The fact that Xenia Voellmy is studying at ETH is mainly due to her brother: in her first Bachelor‘s degree in mathematics, dance and theatre studies, she missed the practical relevance. At the time, her brother was studying mechanical engineering and working on the Scalevo project, a venture in which he co-developed the prototype of Scewo, the stair-climbing wheelchair. Xenia Voellmy was intrigued by the idea of being able to test her knowledge in practice while still studying and work on solutions to major problems at the same time – and enrolled for a second Bachelor‘s degree.
Technology for clean rivers
Xenia Voellmy is now working on her Master‘s thesis and on the student project Autonomous River Cleanup, or ARC. Along with 25 students and postdocs from various disciplines and universities, she’s aiming to develop technical solutions to combat water pollution in line with the initiative launched in 2019. The team receives support from ETH as well as from various companies and foundations in the form of access to infrastructure, material and financial resources. “Once waste has arrived in the sea, it becomes difficult to remove it. That‘s why we’re starting with rivers,” Xenia Voellmy explains. In 2021, the group was able to trial the technologies for the first time in a realistic environment: on a floating platform in the Limmat, they tested the measures they believe will efficiently remove waste from bodies of water. The equipment includes a camera mounted on a bridge that records the amount and composition of waste in the river, an underwater barrier of air bubbles that transports the waste to the platform, a conveyor belt that takes the material out of the water, and robotic arms fitted with a camera that then sort the waste by material and let the biomass roll back into the water.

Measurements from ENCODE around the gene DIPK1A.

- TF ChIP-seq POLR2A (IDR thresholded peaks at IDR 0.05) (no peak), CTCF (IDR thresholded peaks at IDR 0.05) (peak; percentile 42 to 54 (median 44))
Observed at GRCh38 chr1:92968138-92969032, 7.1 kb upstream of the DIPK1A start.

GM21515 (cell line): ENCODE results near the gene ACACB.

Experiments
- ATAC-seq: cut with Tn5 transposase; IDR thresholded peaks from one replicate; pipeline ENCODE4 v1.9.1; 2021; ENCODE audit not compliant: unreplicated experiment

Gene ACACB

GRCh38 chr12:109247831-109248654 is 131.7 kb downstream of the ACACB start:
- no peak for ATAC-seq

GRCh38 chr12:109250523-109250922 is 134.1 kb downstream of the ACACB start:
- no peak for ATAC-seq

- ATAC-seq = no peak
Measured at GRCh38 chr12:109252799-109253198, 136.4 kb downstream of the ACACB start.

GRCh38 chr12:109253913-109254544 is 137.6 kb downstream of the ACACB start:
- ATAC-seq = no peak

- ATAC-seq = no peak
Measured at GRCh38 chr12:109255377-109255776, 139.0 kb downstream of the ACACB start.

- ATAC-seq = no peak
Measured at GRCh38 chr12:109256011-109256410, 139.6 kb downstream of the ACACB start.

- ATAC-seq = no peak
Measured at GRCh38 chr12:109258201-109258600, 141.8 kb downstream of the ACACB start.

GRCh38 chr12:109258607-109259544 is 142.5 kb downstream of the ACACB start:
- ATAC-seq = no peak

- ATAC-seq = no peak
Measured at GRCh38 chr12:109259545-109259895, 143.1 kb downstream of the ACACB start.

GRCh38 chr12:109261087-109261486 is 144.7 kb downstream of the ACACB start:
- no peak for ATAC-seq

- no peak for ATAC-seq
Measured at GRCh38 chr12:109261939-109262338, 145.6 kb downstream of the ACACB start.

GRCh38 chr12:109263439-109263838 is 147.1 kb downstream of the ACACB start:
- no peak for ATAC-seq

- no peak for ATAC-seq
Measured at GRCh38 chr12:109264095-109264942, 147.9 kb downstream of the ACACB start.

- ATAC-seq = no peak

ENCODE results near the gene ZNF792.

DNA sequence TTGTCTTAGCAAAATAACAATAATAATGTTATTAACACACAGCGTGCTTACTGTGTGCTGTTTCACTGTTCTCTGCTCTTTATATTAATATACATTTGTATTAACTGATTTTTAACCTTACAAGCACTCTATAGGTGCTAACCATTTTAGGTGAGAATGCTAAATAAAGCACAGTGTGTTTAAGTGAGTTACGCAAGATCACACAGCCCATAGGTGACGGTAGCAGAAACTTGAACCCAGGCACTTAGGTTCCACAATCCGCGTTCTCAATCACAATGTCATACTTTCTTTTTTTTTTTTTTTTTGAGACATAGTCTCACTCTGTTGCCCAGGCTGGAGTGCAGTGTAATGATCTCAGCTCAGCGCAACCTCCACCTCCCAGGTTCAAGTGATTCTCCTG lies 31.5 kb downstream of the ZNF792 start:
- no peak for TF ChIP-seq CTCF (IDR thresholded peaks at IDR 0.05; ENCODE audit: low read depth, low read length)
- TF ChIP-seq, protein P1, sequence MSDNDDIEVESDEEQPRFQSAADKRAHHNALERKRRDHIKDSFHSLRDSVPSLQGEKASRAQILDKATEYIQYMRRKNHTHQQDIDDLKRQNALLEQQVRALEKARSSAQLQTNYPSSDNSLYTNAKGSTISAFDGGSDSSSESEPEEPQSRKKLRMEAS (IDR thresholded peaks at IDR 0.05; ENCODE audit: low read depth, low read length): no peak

Xenia Voellmy is now dedicating her Master‘s thesis to the sorting mechanism. “Automatic recognition makes it easy to sort and reuse recyclables. This creates a financial incentive for removing the waste,” the aspiring mechanical engineer explains. She wants to find out how the algorithm can be trained so that even silty and wet objects can be correctly identified. In addition, the mechanism must be developed to work in a small space and become more mobile. The idea is that a shipping container equipped with a conveyor belt and robotic arms will be able to transport the system to places where river pollution is a major problem, such as Southeast Asia or India.
A positive impact on the world
The fact that Xenia Voellmy can commit herself to a passion project like ARC while studying at the same time is only possible thanks to an Excellence Scholarship: “To finance my Bachelor‘s degree, I worked part-time. Now being able to fully concentrate on my studies and ARC means a lot to me,” the young woman says. She also appreciates the chance to meet with donors, visit companies and network with other Excellence Scholars. “Since our last meeting, two of them have started coming to jazz dance with me,” the student laughs. What she will do after graduation is still open. Possible options include volunteering abroad, working on a spin-off related to the ARC project or entering industry. Xenia Voellmy, who is also politically active in calling for solutions to climate change, says: “First and foremost, I want to give something back and have a positive impact on the world.”